Wilders celebrates “a historic day”: the extreme right is close to power in The Hague

Geert Wilders' Islamophobic far-right will lead the Netherlands' next government.

Oliver Thansan
Oliver Thansan
15 May 2024 Wednesday 10:28
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Wilders celebrates “a historic day”: the extreme right is close to power in The Hague

Geert Wilders' Islamophobic far-right will lead the Netherlands' next government. “It is a dream”, “a historic day”, declared yesterday mid-afternoon the leader of the Party for Freedom (PVV) when announcing that he had reached a provisional agreement with three other political parties – Mark Rutte's liberals, a party of the Christian Democratic orbit and the farmers' party – to form what will undoubtedly be the most conservative coalition in the history of the country.

The government agreement, summarized in a 25-page document that was voted last night by the leaders of the parliamentary factions of the four parties involved, arrived in stoppage time, on the edge of the deadline set by the negotiators after almost six months of contacts. , four different intermediaries and a threat to derail the negotiations that was finally saved by Wilders' decision to resign as prime minister.

His future partners did not want the far-right, addicted to provocations and xenophobic attacks, who has been convicted of insulting the Moroccan population, to be “the face of the Netherlands.” And, although it has not yet been decided who will lead the new government, it has emerged that Wilders has offered the position to former Labor minister Ronald Plasterk, a free electron in political terms who unsuccessfully mediated between the different parties last year.

Another peculiarity of the agreement, reflecting the level of risk of the political operation, is that the leaders of the parties of the future coalition will remain in Parliament and will not be part of the government. The plan is to appoint an “extra-parliamentary government” – or semi-technocratic – in which ministerial portfolios will be assigned to figures outside the parties.

The mistrust between the future partners is, in short, total and resonates as a bad omen for the stability of the coalition. An important sector of the liberal party (VVD), which remembers the bad experience of depending on Wilders in 2012, when Rutte's first government fell, is reluctant to the idea of ​​collaborating with the extreme right. On a personal level, it is with Pieter Omtzigt – the leader of the New Social Contract, a new party emerging from Christian democracy – that the founder of the PVV gets along the worst.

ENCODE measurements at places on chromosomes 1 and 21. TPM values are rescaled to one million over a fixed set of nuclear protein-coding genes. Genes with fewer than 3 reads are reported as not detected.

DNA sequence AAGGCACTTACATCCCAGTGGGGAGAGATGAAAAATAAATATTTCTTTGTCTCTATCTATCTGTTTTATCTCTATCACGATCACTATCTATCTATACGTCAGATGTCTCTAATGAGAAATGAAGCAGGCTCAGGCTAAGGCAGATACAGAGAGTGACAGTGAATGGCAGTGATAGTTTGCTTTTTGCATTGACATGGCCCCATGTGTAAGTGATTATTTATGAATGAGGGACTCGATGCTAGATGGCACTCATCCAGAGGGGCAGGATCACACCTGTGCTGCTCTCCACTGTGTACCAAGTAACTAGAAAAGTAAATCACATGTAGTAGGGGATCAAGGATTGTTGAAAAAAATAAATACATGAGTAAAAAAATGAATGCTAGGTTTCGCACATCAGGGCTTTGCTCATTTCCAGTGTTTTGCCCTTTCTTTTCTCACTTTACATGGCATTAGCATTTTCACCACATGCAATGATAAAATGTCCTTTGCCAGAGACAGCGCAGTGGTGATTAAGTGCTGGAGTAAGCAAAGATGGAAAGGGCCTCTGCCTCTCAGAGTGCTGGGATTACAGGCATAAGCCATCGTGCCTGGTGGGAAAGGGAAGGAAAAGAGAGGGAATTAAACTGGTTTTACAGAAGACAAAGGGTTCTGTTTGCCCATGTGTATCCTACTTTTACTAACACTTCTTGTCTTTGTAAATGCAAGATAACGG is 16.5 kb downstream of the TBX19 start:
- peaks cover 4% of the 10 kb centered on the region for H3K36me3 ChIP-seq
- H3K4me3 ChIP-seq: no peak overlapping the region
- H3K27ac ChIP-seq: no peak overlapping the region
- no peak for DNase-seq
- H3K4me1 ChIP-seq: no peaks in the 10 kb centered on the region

Wilders, on the other hand, has reached an understanding without problems with the leader of the BBB, the Citizen Peasant Movement, Caroline van der Plas. The farmers' party made a splash in the March 2023 regional elections, but achieved limited success in the November legislative elections. While the social democrats called progressives to vote usefully without much success, the extreme right practiced it around the figure of Wilders at a level that no electoral poll detected.

The content of the pact was published last night after the four parliamentary groups ratified it. Its main glue is the desire to reduce the numbers of foreigners in the country, both economic immigrants and specialized workers and students. The document promises to apply “the toughest immigration and asylum policy” in the country's history. Among the novelties, a new law on the asylum crisis that allows the processing of protection requests to be suspended in certain cases. The national immigrant redistribution plan that has just come into force and which has sparked strong protests in some regions will also be annulled. The new government is committed to reducing income tax for the middle classes, expanding free daycare and halving the cost of health insurance between now and 2027, in line with the New Social Contract program.

They also commit to restoring – “where possible” – the maximum driving speed of 130 km per hour on highways, lowered by the previous government to reduce nitrogen emissions. And although the PVV had opposed providing support to Ukraine against Russia, the agreement reiterates that it will continue to support the invaded country "from the political, military, financial and moral point of view" (the outgoing Government has been one of the partners most relevant from Kyiv) although regarding the enlargement of the EU they clarify that they are “very critical.” And in a concession to Wilders, the next Government will “explore” the possibility of moving the embassy in Israel to Jerusalem.

Until Pim Fortuyn's emergence onto the national political scene 25 years ago shouting “The Netherlands is full”, the Dutch were the great champions of multiculturalism in Europe. Fortuyn's murder was the starting signal for the emergence of different anti-immigration far-right parties, among which Wilders' PVV, despite its monotheistic character and the variable success of its ideological proposal, has turned out to be the most resistant. In November he won 37 of the 150 seats in the Dutch Parliament. Europe's sociological laboratory for decades, this time the Netherlands is not exactly a pioneer. The extreme right is already part of the current coalition governments in Italy, Sweden and Finland and aspires to advance positions in the European elections in June.